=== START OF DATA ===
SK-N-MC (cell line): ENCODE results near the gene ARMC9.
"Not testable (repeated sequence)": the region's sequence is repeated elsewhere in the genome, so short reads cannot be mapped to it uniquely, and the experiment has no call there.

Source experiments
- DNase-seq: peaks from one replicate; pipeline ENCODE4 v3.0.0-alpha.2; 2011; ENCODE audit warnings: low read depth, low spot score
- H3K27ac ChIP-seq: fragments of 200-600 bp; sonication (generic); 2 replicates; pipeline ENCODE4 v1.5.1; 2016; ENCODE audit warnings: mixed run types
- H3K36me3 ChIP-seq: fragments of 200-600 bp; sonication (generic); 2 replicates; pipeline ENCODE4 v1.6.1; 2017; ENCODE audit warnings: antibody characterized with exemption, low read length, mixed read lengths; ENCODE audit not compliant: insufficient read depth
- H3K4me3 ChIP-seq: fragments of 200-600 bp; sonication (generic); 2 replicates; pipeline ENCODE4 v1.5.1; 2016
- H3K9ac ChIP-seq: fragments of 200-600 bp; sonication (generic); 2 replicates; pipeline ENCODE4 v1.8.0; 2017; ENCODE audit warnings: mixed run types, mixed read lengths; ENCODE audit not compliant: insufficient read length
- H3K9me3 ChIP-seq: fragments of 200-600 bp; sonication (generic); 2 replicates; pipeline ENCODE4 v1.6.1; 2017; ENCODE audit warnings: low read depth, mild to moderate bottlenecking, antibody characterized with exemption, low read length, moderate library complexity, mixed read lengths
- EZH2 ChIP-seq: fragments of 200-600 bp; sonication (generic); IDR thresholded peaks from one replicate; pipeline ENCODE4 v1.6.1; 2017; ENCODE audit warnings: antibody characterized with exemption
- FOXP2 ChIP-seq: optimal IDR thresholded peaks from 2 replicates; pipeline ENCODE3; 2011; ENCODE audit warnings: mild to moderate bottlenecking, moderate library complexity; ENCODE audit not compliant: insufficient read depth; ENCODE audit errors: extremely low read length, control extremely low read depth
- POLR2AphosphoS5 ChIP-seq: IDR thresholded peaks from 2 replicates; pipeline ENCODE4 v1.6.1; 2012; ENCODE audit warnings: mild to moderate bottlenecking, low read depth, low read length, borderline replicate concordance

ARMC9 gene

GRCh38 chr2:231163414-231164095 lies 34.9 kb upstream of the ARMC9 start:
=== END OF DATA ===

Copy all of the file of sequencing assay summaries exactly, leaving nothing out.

SK-N-MC (cell line): ENCODE results near the gene ARMC9.
"Not testable (repeated sequence)": the region's sequence is repeated elsewhere in the genome, so short reads cannot be mapped to it uniquely, and the experiment has no call there.

Source experiments
- DNase-seq: peaks from one replicate; pipeline ENCODE4 v3.0.0-alpha.2; 2011; ENCODE audit warnings: low read depth, low spot score
- H3K27ac ChIP-seq: fragments of 200-600 bp; sonication (generic); 2 replicates; pipeline ENCODE4 v1.5.1; 2016; ENCODE audit warnings: mixed run types
- H3K36me3 ChIP-seq: fragments of 200-600 bp; sonication (generic); 2 replicates; pipeline ENCODE4 v1.6.1; 2017; ENCODE audit warnings: antibody characterized with exemption, low read length, mixed read lengths; ENCODE audit not compliant: insufficient read depth
- H3K4me3 ChIP-seq: fragments of 200-600 bp; sonication (generic); 2 replicates; pipeline ENCODE4 v1.5.1; 2016
- H3K9ac ChIP-seq: fragments of 200-600 bp; sonication (generic); 2 replicates; pipeline ENCODE4 v1.8.0; 2017; ENCODE audit warnings: mixed run types, mixed read lengths; ENCODE audit not compliant: insufficient read length
- H3K9me3 ChIP-seq: fragments of 200-600 bp; sonication (generic); 2 replicates; pipeline ENCODE4 v1.6.1; 2017; ENCODE audit warnings: low read depth, mild to moderate bottlenecking, antibody characterized with exemption, low read length, moderate library complexity, mixed read lengths
- EZH2 ChIP-seq: fragments of 200-600 bp; sonication (generic); IDR thresholded peaks from one replicate; pipeline ENCODE4 v1.6.1; 2017; ENCODE audit warnings: antibody characterized with exemption
- FOXP2 ChIP-seq: optimal IDR thresholded peaks from 2 replicates; pipeline ENCODE3; 2011; ENCODE audit warnings: mild to moderate bottlenecking, moderate library complexity; ENCODE audit not compliant: insufficient read depth; ENCODE audit errors: extremely low read length, control extremely low read depth
- POLR2AphosphoS5 ChIP-seq: IDR thresholded peaks from 2 replicates; pipeline ENCODE4 v1.6.1; 2012; ENCODE audit warnings: mild to moderate bottlenecking, low read depth, low read length, borderline replicate concordance

ARMC9 gene

GRCh38 chr2:231163414-231164095 lies 34.9 kb upstream of the ARMC9 start: